The Mood In The Room

Perhaps even more than layout, the atmosphere inside the mood room is crucial in ensuring a positive experience and outcome. First and foremost, it has to be clean, says Johnson.

"Cleanliness is a big issue with customers," she says. "But you should have every place in your entire business that way. You can't sell an $8,000 hot tub from a warehouse . . . that's a reality.

"We generally do not schedule more than one per day," she adds, "because we would want to make sure it was clean and sanitary for the next couple. We always provide bathrobes and towels; we keep those clean all the time and replace them after each use."

Assuming the room is tidy, a certain ambience is important to creating a memorable experience. Bachmann creates a warm, enticing atmosphere with candles, soft music from a spa stereo, and mirrors reflecting the low lighting around the room. But she adjusts the mood in the mood room to the guest. Not everybody gets the romance.

"It depends on the customer," she says, "If I had some Harley guy coming in I probably wouldn't have that, I'd probably have a beer for him. But we do all kinds of different things, depending on their interest. We just want them to relax and do their thing."

The spa test not only builds appreciation for the hot water experience, it's a great opportunity to show off some of the snazzy features a customer might not otherwise be aware of — or consider paying for. So retailers make sure that while a customer is reveling in the jets and the water, they're getting a good look at all the accessories a premium spa can offer, such as stereos, iPod docks and aromatherapy units.

"That's your cross-merchandising," says Johnson.

Warm Water Encounter

Enter the customer. They may be at any point in the evolution of a spa purchase. Generally, it's someone who has visited the store at least once before, but not always. Sometimes it's someone who just shows up with a swimsuit in hand, ready for a dip. Sometimes, they don't even have a swimsuit.

In that case, Bachmann doesn't miss a beat. "We have bathing suits for people to use. They make an appointment, usually. But if someone just walks in and says, 'Oh, I'd like to try one out but I don't have my swimsuit,' I say, 'That's OK, I've got one for you.'"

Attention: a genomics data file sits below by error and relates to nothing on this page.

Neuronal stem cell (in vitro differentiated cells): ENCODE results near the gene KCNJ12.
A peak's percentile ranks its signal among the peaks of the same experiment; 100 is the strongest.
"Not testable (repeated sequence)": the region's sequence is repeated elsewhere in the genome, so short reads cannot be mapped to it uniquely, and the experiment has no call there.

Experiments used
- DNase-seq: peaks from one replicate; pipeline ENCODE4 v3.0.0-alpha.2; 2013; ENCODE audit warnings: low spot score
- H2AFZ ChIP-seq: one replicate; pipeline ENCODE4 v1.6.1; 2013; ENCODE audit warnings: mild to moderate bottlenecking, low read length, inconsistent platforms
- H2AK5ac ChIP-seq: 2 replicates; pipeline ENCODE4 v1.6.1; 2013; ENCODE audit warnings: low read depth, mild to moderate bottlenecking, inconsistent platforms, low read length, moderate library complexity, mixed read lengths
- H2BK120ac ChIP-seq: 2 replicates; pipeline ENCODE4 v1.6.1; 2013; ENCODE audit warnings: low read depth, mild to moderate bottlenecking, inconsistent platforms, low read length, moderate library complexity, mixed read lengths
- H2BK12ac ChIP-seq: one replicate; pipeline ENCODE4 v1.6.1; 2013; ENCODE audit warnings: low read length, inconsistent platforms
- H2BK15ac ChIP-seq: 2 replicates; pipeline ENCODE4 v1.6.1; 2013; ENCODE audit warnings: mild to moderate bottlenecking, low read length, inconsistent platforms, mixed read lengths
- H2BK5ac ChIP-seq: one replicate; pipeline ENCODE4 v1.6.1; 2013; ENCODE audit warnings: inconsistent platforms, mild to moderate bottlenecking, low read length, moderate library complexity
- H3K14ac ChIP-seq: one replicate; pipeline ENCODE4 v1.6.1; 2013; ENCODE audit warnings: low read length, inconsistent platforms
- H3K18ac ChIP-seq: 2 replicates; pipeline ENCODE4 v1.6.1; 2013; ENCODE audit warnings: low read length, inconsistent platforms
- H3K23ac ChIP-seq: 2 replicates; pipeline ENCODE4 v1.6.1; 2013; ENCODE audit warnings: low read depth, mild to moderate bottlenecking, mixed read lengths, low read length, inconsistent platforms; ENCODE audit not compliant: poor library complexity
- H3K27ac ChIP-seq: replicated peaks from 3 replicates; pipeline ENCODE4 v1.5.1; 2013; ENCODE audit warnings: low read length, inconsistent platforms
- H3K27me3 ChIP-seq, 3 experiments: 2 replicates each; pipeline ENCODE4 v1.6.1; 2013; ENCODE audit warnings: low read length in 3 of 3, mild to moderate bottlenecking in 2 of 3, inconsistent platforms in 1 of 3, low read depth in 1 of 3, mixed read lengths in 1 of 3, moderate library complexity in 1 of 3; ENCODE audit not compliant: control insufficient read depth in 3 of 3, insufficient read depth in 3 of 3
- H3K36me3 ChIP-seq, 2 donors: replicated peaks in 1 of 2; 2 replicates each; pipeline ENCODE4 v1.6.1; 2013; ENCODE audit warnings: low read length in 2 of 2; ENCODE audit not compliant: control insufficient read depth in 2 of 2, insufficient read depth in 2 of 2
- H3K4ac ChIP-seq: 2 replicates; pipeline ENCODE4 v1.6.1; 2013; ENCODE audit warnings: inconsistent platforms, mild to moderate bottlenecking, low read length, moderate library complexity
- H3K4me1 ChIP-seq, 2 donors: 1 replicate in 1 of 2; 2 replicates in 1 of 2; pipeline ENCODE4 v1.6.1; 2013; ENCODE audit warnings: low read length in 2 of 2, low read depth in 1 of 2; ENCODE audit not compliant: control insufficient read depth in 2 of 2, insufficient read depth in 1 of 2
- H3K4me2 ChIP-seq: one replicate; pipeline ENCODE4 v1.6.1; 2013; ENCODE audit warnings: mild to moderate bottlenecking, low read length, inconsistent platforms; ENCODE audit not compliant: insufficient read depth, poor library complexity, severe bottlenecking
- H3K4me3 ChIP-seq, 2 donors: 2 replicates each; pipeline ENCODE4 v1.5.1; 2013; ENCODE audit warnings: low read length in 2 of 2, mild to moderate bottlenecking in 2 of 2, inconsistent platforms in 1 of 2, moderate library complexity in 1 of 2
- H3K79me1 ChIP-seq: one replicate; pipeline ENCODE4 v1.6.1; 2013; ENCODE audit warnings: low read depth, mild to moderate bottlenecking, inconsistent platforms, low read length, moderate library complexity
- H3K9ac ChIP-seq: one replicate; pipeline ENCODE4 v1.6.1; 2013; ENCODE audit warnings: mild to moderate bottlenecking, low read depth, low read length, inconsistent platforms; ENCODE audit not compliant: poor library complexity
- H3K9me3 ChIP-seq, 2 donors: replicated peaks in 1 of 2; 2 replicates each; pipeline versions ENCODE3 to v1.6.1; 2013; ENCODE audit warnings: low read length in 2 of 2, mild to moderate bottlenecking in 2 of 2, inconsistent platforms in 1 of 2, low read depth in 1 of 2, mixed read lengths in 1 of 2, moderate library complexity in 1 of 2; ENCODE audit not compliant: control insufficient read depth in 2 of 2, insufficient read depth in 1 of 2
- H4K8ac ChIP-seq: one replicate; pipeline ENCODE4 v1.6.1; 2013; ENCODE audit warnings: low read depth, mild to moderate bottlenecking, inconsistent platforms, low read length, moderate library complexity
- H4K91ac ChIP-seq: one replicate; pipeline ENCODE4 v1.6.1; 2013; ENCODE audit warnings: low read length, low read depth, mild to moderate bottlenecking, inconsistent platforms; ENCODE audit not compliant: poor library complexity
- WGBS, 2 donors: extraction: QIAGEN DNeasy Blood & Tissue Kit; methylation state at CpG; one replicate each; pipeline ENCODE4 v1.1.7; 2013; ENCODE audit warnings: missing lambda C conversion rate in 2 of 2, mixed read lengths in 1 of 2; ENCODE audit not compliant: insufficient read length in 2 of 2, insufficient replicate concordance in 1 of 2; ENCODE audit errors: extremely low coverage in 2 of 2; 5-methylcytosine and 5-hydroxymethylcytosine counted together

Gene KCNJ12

There's rarely any embarrassment involved. According to Bachmann, most people aren't shy about getting undressed in a retail store. "I've had people in here bouncing around all over the place," she says. If there is some level of discomfort, however, Bachmann invites them to come in before or after store hours.

When customers arrive for the spa experience at Johnson Pools & Spas, they are greeted by a receptionist who calls a salesperson over for some opening words. It's a 15,000-square-foot store with 13 units on the floor, so customers are guided to the spa test room, where the doors are closed behind them.

"We give them about 20 minutes in there," says Johnson, "and then we knock on the door, go in, and ask them if there's any questions they have. And we'll just talk to them about the jet system and different things."

To a large extent, this moment is what the expense and effort of having a spa test room has been leading up to — that is, an opportunity for a friendly, relaxed conversation with a customer where everyone's guard is down, and Johnson can just listen and chat a bit. She takes advantage of that moment to build a bond with the customers and find out what they really want.

It's just a completely different venue from the showroom floor, she says, "the soft music is playing, and when they find out that you can really talk to them, and they don't feel like everyone's listening to you talk about the tub, they can relax. And you just draw them in . . . it's so much simpler when you're not standing out in the open showroom.